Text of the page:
Sunday, February 19, 2006

It Seems... Right

This book tries to paint a portrait of the conservative movement - of the people and institutions who have been responsible for pulling America to the right over the past thirty years. ... [however we also] try to examine why America is such a distinctive country ... so much more conservative than other advanced countries...

Sometimes an outsider's eyes are the keenest. The Right Nation gained fame for predicting a Bush win in 2004, but this attempt by two Britons – Economist (US) editor John Michelthwait and Washington correspondent Adrian Wooldrige – to probe America's political soul takes a longer view. These 21st-century Tocquevilles have produced what is arguably the best overview of the US conservative movement in print. More controversially, they argue that America is a naturally conservative nation.

They begin with an overview of the Republicans’ five-decade transformation from the party of the East Coast elite to that of the populist hinterland, from the party of the patrician and internationalist Prescott Bush to that of Prescott's bible-quoting, Texan-drawling grandson. The GOP’s reinvention is quite a tale in itself, but for the authors it’s the political face of a wider phenomenon: the rise of American conservatism, from a handful of fringe voices in the 1950's to a mass movement that dominates US politics.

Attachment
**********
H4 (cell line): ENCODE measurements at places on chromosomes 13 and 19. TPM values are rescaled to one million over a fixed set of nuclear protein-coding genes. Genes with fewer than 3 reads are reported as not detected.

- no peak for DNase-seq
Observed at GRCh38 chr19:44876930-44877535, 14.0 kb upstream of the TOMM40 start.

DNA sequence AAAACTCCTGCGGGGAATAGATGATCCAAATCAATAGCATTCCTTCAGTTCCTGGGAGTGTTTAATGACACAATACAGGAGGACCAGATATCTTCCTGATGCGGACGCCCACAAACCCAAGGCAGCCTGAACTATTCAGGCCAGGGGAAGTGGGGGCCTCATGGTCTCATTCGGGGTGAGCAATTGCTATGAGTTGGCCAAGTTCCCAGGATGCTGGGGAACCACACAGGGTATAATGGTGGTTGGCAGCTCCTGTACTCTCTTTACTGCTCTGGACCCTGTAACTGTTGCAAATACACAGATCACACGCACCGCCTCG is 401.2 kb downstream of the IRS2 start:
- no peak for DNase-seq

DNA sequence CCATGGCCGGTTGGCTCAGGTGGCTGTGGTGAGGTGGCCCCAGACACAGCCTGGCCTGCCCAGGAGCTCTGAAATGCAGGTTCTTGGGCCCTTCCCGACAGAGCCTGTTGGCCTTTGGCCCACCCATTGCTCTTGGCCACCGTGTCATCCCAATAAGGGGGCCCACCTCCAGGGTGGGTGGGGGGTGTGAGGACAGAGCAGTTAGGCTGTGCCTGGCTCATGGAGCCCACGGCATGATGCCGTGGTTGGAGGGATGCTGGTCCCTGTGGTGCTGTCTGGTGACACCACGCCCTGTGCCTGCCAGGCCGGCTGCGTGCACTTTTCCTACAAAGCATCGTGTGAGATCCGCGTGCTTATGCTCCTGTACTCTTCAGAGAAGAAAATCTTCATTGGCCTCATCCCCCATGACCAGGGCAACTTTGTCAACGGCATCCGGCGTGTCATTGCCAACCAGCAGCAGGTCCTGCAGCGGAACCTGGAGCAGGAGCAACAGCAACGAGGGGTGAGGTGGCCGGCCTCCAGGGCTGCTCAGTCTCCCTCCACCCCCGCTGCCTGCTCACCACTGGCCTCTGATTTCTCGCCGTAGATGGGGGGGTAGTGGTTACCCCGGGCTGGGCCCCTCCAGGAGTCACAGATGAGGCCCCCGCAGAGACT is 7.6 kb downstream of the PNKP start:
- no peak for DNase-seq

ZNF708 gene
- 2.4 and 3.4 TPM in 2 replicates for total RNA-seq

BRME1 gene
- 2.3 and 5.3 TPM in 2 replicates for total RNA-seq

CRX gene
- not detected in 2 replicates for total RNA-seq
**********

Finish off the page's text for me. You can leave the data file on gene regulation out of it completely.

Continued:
It’s this story the book shows us, through an engaging milieu of interviews, travel journalism and history. The Right Nation is worth the read simply for its dissection of the empire of think-tanks, foundations, media outlets, political action committees, lobby groups, community organisations and talkback radio stations that US conservatism has built up over fifty years. One’s left in little doubt that notwithstanding their underdog complex, conservatives have become a rival establishment, whose influence will far outlast the 43rd presidency.

This new order has much stronger roots in US history than the liberal, internationalist face the US once presented to the world. America, Michelthwait and Wooldrige contend, is and always has been an essentially conservative nation. The country’s Puritan roots gave it an atypical religiosity and place for morality in public life. The Revolution bequeathed a constitutional system designed to limit government and preserve the status quo, and a political value set that cherished individual freedom over social engineering, however noble the cause. A seemingly endless supply of new land and opportunity spared American society the upheavals and revolutionary projects characteristic of the Old World. This political heritage is continually regenerated through education and public life, reinforced with the prestige of age; despite its mythology of national youth, the United States is one of the oldest countries in the world.